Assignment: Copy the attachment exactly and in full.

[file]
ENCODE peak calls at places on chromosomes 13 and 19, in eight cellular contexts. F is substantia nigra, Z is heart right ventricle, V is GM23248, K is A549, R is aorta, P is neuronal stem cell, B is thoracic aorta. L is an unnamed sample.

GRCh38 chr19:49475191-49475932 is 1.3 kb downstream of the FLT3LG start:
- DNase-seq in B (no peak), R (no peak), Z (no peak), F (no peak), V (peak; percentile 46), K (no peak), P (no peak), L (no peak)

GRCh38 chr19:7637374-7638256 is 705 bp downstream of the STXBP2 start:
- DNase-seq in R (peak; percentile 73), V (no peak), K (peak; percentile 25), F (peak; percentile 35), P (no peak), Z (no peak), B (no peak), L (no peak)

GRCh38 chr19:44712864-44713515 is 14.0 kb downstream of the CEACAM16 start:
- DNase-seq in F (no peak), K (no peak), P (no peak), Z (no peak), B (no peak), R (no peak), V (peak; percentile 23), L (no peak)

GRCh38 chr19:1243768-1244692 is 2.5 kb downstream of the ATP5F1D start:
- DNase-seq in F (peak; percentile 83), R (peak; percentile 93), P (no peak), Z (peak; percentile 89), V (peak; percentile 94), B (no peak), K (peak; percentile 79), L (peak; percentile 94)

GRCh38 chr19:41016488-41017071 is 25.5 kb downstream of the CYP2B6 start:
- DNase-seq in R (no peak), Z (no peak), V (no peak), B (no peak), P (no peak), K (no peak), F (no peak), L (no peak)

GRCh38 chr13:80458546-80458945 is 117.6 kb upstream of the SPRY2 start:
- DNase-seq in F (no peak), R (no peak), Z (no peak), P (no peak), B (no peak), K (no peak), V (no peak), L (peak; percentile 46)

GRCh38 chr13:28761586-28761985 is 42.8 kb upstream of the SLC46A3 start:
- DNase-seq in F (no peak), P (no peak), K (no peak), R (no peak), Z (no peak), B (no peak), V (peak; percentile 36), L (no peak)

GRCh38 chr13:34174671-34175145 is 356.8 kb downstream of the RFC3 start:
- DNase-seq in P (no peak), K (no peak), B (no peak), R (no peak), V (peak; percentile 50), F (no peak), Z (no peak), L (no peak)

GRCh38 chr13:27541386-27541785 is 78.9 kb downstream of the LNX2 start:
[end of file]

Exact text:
ENCODE peak calls at places on chromosomes 13 and 19, in eight cellular contexts. F is substantia nigra, Z is heart right ventricle, V is GM23248, K is A549, R is aorta, P is neuronal stem cell, B is thoracic aorta. L is an unnamed sample.

GRCh38 chr19:49475191-49475932 is 1.3 kb downstream of the FLT3LG start:
- DNase-seq in B (no peak), R (no peak), Z (no peak), F (no peak), V (peak; percentile 46), K (no peak), P (no peak), L (no peak)

GRCh38 chr19:7637374-7638256 is 705 bp downstream of the STXBP2 start:
- DNase-seq in R (peak; percentile 73), V (no peak), K (peak; percentile 25), F (peak; percentile 35), P (no peak), Z (no peak), B (no peak), L (no peak)

GRCh38 chr19:44712864-44713515 is 14.0 kb downstream of the CEACAM16 start:
- DNase-seq in F (no peak), K (no peak), P (no peak), Z (no peak), B (no peak), R (no peak), V (peak; percentile 23), L (no peak)

GRCh38 chr19:1243768-1244692 is 2.5 kb downstream of the ATP5F1D start:
- DNase-seq in F (peak; percentile 83), R (peak; percentile 93), P (no peak), Z (peak; percentile 89), V (peak; percentile 94), B (no peak), K (peak; percentile 79), L (peak; percentile 94)

GRCh38 chr19:41016488-41017071 is 25.5 kb downstream of the CYP2B6 start:
- DNase-seq in R (no peak), Z (no peak), V (no peak), B (no peak), P (no peak), K (no peak), F (no peak), L (no peak)

GRCh38 chr13:80458546-80458945 is 117.6 kb upstream of the SPRY2 start:
- DNase-seq in F (no peak), R (no peak), Z (no peak), P (no peak), B (no peak), K (no peak), V (no peak), L (peak; percentile 46)

GRCh38 chr13:28761586-28761985 is 42.8 kb upstream of the SLC46A3 start:
- DNase-seq in F (no peak), P (no peak), K (no peak), R (no peak), Z (no peak), B (no peak), V (peak; percentile 36), L (no peak)

GRCh38 chr13:34174671-34175145 is 356.8 kb downstream of the RFC3 start:
- DNase-seq in P (no peak), K (no peak), B (no peak), R (no peak), V (peak; percentile 50), F (no peak), Z (no peak), L (no peak)

GRCh38 chr13:27541386-27541785 is 78.9 kb downstream of the LNX2 start: